Did you know that if you have children you are an international criminal? You have violated intellectual property laws by infringing on the copyrights of companies that have been granted patents on the human genome. You have replicated that gene sequence by having children without the permission of the owners of those gene sequences. As bizarre as it sounds, it's absolutely true: having children is a violation of patent law.
This has come about because those at the U.S. Patent Office seem to have lost their collective minds. They have allowed companies and individuals to gain ownership of intellectual property that should never have been granted to a private organization or individual. Some things belong to nature -- like the gene sequence of a human being. Man didn't create it. There's no Einstein who created the human gene sequence, put together some DNA and made human beings. People are not an invention; they are a creation.
Intellectual property, and patents in particular, are intended to cover inventions; things that we were the first to create, not something we stumbled across because we have the right equipment to detect them in the natural world. Clearly, genes are already in existence. We did not invent them; nature did. And yet, people and organizations have been granted patents on seeds from nature.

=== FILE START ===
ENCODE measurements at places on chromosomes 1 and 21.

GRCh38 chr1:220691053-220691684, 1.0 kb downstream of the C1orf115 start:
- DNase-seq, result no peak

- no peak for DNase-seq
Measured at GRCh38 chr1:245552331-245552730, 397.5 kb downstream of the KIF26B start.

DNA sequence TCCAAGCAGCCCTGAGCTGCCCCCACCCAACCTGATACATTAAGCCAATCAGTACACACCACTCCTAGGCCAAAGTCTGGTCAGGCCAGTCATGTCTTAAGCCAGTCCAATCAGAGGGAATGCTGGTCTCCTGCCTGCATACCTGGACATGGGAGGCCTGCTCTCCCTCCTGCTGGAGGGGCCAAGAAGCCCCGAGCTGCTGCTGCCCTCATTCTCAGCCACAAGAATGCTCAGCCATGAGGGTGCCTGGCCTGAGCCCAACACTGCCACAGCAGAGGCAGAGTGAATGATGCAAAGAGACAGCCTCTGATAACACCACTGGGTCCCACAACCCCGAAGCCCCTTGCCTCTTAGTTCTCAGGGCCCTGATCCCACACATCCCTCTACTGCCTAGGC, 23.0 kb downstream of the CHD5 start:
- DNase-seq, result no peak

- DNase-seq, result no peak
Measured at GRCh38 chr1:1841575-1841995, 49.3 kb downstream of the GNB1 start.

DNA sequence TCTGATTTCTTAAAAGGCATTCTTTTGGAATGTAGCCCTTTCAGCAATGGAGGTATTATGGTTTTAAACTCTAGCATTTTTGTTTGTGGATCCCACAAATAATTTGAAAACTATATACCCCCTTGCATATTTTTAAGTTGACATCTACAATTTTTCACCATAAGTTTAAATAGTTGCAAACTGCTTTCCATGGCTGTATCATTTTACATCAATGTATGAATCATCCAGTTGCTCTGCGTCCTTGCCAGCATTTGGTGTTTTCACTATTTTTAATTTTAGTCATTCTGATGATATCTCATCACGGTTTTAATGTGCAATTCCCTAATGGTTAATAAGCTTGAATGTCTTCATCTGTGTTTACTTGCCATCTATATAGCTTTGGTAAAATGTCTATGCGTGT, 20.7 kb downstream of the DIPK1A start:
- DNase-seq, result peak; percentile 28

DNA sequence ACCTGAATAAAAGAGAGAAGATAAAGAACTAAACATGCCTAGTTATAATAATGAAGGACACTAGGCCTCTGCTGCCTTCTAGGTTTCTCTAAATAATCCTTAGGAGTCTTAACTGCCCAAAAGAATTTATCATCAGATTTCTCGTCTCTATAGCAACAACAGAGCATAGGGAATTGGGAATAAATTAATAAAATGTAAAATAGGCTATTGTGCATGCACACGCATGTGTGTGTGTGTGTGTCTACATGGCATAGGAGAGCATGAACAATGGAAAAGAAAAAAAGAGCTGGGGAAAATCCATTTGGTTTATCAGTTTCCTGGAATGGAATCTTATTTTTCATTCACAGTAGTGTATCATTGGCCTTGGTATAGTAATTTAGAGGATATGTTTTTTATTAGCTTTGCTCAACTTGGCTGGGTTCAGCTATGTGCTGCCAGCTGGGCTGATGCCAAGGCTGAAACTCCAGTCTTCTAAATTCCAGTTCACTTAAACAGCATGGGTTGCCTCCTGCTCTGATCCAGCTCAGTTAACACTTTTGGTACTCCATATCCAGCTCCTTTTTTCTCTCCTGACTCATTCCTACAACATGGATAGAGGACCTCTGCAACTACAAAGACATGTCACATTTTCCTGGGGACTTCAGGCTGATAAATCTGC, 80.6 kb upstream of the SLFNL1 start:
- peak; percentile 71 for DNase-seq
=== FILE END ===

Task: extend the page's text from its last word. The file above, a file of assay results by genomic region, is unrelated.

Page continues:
Read full article: http://www.newstarget.com/022096.html
Jan. 7-18, 2008
Plants in Human Affairs
South Kona, Hawaii
"A lovely retreat center in South Kona". a living laboratory of rare plants and biodiversity, provides the perfect setting for this course, Led by renowned ethnobotanist Kathleen Harrison and ethnopharmacologist Dennis McKenna, this 12-day, four-credit intensive taught amongst tropical and rare plants of Hawaii, will introduce students to the fascinating science of ethnobotany, ethnopharmacology and the role of plants in human affairs through lectures, field trips and presentations by local experts.
This course is open to the public, UMN students, and students at other universities. It will provide participants with cross-cultural perspectives on humanity's age-old relationship with plants, medicines, and an appreciation of the contributions that indigenous plant wisdom has made to the evolution of medicine and the discovery of new medicines from nature.Course fee of $2,200 includes lodging, meals, and field trips.(Tuition and airfare not included). For information and to register, contact Carla Mantel at email: firstname.lastname@example.org or phone:(612) 624-5166.
Sep 9-14, 2008
4th World Congress on Medicinal and Aromatic Plants–Using Plants to benefit people
Cape Town, South Africa
In a meeting of the Secretariat of the International Union of Biological Sciences (IUBS) in Paris, nine international organizations decided to establish an international non-governmental body entitled: International Council for Medicinal and Aromatic Plants (ICMAP) [www.icmap.org] with the general objective of promoting international understanding and cooperation between national and international organizations on the role of medicinal and aromatic plants in science, medicine and industry, and to improve the exchange of information between them.